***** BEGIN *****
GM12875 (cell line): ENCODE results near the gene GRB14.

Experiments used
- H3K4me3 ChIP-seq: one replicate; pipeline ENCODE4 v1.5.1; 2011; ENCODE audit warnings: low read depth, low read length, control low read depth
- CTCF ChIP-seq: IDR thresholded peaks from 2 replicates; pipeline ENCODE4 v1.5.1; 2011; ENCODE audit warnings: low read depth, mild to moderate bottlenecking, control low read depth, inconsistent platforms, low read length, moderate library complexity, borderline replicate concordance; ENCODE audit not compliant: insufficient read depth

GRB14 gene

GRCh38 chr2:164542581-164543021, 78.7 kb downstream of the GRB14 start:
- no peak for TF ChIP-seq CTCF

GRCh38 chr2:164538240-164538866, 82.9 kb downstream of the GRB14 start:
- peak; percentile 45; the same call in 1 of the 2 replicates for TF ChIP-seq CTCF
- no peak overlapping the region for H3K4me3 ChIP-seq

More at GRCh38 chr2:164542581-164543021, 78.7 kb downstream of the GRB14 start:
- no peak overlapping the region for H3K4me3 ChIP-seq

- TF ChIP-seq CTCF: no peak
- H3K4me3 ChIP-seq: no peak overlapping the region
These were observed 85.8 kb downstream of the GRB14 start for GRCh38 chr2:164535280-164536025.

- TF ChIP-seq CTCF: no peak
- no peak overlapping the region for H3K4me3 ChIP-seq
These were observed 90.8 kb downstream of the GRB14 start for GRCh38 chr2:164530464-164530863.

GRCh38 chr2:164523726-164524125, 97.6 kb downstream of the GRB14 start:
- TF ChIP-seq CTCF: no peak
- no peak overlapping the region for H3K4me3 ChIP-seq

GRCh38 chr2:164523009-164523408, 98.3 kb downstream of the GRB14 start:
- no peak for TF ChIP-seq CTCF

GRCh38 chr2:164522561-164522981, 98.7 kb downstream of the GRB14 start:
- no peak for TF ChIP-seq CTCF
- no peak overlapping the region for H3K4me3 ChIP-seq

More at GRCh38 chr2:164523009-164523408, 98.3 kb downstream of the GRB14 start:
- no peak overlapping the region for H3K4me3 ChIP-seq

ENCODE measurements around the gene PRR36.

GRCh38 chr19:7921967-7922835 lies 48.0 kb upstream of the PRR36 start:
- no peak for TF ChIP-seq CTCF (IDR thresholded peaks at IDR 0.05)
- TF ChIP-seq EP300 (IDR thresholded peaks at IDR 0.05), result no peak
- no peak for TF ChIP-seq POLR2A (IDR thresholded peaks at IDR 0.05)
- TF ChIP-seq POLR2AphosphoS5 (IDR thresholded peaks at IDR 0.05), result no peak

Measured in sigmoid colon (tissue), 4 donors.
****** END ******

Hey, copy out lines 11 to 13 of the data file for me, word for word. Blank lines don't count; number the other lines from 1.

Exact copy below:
More at GRCh38 chr2:164542581-164543021, 78.7 kb downstream of the GRB14 start:
- no peak overlapping the region for H3K4me3 ChIP-seq

- TF ChIP-seq CTCF: no peak